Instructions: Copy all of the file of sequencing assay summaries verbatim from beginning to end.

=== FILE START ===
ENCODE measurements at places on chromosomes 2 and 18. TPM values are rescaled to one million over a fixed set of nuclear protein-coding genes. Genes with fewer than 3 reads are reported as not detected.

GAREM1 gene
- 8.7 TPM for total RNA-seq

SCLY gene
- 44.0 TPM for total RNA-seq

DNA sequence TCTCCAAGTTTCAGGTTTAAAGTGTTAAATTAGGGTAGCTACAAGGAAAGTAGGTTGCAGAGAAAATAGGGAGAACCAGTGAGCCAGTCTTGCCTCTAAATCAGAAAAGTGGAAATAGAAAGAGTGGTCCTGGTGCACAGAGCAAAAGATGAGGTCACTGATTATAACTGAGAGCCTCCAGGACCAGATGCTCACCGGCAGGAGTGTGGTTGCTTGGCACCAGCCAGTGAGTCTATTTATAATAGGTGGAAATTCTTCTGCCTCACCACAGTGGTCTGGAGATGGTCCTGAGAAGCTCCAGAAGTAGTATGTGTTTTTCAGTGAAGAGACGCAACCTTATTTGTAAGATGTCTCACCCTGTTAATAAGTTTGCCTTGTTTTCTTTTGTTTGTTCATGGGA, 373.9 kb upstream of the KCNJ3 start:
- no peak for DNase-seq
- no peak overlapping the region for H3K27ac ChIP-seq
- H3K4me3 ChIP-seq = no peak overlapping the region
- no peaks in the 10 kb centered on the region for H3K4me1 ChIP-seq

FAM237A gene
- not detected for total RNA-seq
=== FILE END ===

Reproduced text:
ENCODE measurements at places on chromosomes 2 and 18. TPM values are rescaled to one million over a fixed set of nuclear protein-coding genes. Genes with fewer than 3 reads are reported as not detected.

GAREM1 gene
- 8.7 TPM for total RNA-seq

SCLY gene
- 44.0 TPM for total RNA-seq

DNA sequence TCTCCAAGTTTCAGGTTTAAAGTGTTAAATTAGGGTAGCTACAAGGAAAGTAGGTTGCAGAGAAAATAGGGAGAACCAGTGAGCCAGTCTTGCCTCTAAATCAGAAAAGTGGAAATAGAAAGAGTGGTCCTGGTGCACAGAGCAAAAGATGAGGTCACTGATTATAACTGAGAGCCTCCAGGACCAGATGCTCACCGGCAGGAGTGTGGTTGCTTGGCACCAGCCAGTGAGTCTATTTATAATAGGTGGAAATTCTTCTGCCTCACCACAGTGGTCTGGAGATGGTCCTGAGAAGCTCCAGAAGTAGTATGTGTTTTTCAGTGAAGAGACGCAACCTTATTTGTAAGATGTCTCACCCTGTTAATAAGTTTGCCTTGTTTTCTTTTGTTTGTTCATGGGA, 373.9 kb upstream of the KCNJ3 start:
- no peak for DNase-seq
- no peak overlapping the region for H3K27ac ChIP-seq
- H3K4me3 ChIP-seq = no peak overlapping the region
- no peaks in the 10 kb centered on the region for H3K4me1 ChIP-seq

FAM237A gene
- not detected for total RNA-seq